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Does India need a Bad Bank?

By Hamsini Karthik
February 03, 2021 09:26 IST
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'The concern that the bad bank may create a moral hazard for the system is extremely valid.'
Hamsini Karthik reports.

Illustration: Uttam Ghosh/

The idea of setting up a bad bank partly funded by the government, public sector banks and investment trusts is gaining currency.

Conceptualised as an entity akin to an asset reconstruction company, its role would be to absorb toxic assets in the banking system.

Globally, this concept has helped several large banks come out of stress, especially after the 2008 global financial crisis.

Citibank, Bank of America, and Barclays Bank are examples where a bad bank has acted as a sponge absorbing their bad loans.

But, in the Indian context, does a bad bank hold enough relevance, given that the stress accretion in the system has come off significantly?

Analysts at Kotak Institutional Equities question the probable timing of introducing a bad bank in India.

'Creation of a bad bank would have been most fruitful three-four years back, just after the asset quality review (AQR) or earlier when the stress was just building up,' the analysts note, while adding that establishing a bad bank today would aggregate but not serve the purpose observed in other markets.

The other concern is the culture of lazy banking or banks once again resorting to lending without adequate checks and balances, making a comeback.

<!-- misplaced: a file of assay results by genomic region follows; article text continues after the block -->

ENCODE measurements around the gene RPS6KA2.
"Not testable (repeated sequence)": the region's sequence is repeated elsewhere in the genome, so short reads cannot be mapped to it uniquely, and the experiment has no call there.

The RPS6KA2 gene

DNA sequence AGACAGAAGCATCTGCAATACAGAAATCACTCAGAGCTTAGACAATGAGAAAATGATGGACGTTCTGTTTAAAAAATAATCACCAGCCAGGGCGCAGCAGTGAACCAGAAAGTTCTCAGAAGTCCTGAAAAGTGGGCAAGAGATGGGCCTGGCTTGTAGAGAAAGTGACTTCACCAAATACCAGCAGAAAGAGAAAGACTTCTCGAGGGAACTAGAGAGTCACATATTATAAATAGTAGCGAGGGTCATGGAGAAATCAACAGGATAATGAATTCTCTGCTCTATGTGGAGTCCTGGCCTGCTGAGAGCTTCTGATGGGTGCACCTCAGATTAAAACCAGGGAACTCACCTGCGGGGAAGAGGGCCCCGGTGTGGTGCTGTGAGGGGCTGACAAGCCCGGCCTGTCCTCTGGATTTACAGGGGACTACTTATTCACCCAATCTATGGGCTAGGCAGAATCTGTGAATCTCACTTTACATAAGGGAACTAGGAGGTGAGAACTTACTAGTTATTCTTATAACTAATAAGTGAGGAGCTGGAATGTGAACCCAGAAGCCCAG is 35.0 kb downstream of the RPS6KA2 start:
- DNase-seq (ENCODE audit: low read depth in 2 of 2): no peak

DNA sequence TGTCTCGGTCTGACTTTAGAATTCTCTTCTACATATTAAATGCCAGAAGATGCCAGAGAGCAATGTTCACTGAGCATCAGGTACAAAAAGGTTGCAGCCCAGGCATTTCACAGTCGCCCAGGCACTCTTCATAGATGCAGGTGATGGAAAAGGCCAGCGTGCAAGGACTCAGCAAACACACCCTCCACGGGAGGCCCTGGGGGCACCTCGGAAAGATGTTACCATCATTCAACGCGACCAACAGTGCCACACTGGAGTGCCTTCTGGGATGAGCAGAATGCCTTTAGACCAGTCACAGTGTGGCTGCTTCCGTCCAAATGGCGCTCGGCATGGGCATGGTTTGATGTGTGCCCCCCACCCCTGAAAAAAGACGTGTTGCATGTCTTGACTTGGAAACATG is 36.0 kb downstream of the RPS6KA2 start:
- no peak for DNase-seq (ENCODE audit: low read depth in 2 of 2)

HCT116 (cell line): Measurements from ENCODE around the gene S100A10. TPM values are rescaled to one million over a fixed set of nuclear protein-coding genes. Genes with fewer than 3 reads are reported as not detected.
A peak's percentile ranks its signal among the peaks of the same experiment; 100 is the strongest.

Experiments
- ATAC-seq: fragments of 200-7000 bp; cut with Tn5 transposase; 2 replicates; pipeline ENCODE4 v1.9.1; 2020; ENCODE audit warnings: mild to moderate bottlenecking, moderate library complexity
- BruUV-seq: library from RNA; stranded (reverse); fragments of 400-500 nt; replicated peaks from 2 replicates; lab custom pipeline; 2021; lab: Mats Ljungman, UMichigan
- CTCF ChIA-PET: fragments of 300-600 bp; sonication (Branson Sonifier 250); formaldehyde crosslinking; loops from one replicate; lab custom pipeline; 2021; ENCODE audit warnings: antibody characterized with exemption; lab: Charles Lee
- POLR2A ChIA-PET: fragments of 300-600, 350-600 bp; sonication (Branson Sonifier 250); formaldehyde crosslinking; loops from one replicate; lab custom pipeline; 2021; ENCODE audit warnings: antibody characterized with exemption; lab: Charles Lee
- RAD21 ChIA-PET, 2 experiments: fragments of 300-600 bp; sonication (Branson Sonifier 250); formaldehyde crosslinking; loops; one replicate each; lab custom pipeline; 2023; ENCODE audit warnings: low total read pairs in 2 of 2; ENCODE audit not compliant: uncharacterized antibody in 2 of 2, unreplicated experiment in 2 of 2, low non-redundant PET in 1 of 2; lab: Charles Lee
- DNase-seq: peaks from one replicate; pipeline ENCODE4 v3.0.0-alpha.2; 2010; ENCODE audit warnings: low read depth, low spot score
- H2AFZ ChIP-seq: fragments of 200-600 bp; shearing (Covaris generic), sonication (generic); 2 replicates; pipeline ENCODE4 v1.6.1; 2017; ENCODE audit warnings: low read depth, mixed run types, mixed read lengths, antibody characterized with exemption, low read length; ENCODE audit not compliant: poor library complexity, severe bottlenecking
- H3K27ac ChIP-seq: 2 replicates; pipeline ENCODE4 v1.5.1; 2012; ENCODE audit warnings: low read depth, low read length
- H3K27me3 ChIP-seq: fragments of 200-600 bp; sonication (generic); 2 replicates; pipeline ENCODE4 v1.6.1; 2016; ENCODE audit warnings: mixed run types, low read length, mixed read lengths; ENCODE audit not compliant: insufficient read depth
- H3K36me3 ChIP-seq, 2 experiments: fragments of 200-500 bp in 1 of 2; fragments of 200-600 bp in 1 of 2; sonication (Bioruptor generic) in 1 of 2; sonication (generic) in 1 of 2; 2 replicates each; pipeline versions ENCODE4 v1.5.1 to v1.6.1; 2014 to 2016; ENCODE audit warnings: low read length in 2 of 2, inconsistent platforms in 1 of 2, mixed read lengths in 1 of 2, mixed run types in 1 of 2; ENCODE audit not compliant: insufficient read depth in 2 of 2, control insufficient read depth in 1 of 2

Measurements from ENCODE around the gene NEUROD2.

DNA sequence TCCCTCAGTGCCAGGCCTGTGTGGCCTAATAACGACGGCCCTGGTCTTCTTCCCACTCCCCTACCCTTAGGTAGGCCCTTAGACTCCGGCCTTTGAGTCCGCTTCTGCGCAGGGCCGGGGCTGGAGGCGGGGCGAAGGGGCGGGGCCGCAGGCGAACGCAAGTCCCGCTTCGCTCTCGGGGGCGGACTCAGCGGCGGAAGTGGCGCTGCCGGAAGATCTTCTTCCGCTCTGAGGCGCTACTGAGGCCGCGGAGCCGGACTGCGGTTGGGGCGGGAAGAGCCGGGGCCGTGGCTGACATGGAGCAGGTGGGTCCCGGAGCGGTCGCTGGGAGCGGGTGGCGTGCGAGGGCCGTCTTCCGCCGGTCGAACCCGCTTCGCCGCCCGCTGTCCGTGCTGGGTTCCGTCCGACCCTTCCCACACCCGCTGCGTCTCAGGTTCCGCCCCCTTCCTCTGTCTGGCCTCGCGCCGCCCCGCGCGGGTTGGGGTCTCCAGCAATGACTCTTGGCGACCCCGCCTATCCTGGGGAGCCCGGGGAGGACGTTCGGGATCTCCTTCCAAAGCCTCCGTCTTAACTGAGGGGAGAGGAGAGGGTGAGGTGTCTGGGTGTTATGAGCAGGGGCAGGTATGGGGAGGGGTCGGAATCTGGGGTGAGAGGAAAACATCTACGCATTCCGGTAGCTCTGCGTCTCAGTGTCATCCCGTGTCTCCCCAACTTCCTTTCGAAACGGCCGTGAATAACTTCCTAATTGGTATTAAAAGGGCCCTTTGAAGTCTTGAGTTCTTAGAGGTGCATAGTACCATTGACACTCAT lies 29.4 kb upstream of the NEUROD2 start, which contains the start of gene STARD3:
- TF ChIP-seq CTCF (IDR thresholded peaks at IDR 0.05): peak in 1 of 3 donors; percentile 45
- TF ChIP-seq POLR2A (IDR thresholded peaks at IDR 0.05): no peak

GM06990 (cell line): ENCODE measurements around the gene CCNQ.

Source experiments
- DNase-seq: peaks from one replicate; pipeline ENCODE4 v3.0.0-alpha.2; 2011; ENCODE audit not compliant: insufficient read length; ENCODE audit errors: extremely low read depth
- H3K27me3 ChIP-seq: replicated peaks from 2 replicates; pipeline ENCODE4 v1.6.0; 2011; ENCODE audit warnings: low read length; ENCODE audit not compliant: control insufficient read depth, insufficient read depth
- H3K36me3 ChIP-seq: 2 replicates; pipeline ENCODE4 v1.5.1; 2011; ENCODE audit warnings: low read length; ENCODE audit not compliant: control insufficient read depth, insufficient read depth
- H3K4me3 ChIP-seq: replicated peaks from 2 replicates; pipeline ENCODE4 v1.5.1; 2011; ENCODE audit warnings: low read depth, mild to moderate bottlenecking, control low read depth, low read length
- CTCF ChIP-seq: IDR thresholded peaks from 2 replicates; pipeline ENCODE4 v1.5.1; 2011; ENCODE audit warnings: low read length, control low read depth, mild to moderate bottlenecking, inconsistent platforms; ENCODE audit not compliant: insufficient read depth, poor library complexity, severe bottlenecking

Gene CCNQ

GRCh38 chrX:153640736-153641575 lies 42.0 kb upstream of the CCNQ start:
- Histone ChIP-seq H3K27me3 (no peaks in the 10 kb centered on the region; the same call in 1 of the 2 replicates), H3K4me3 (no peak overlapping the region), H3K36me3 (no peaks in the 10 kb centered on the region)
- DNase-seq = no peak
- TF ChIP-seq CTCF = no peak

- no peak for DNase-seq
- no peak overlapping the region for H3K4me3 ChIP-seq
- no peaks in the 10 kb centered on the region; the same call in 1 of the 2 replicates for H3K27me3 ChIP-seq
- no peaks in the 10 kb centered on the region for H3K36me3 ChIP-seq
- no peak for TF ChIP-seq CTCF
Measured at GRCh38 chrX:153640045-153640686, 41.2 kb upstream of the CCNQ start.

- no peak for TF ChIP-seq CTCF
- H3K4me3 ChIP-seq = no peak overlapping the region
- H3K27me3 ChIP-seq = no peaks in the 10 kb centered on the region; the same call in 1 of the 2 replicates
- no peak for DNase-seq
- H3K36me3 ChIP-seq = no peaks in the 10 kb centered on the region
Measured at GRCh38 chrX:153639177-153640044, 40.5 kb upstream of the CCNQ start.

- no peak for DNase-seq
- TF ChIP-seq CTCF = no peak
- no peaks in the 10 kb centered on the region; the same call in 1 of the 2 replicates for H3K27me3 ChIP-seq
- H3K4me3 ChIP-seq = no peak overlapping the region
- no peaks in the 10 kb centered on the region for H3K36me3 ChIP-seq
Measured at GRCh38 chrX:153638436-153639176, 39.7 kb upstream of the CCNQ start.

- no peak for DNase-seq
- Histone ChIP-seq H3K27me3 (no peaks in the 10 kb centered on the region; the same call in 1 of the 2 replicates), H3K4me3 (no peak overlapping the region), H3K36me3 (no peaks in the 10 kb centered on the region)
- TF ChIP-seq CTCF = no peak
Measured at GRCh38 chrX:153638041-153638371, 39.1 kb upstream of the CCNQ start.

After five years of rigorous cleaning up of books, and banks across the spectrum improving their underwriting standards post the AQR, experts fear a shock absorber like a bad bank could undo the hard work.

Ananth Narayan, a banking sector expert, and a staunch advocate of the bad bank idea, says, "The concern that the bad bank may create a moral hazard for the system is extremely valid."

After all, when there is an entity to soak up bad loans, focusing on growth may be a lot easier as against the cautious stance currently taken by banks.

This is why Narayan insists that without implementing (former chief economic advisor) Arvind Subramanian's four Rs -- Recognition, Recapitalisation, Resolution, and Reform -- a bad bank may end up being just another proposition.

"The idea isn't to have a permanent bad bank," adds Narayan.

But, while recognition of stress is reasonably taken care of and resolution partially strengthened (through the Insolvency and Bankruptcy Code), recapitalisation and reforms remain a doubtful patch.

The idea, however, has many influential backers, too.

In a recent paper, Indian Banks: A Time to Reform?, former Reserve Bank of India governor Raghuram Rajan and former deputy governor Viral Acharya said a bad bank could serve as a vehicle to aggregate loans, create management teams for distressed firms, and possibly buy and hold distressed assets in a sector like power till demand returns.

'It could provide fall-back prices for loans sold by PSBs,' the paper suggested.

While there are arguments on both sides, the important point is that it shouldn't end up being another exercise of throwing good money after bad.

Feature Presentation: Rajesh Alva/

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Hamsini Karthik
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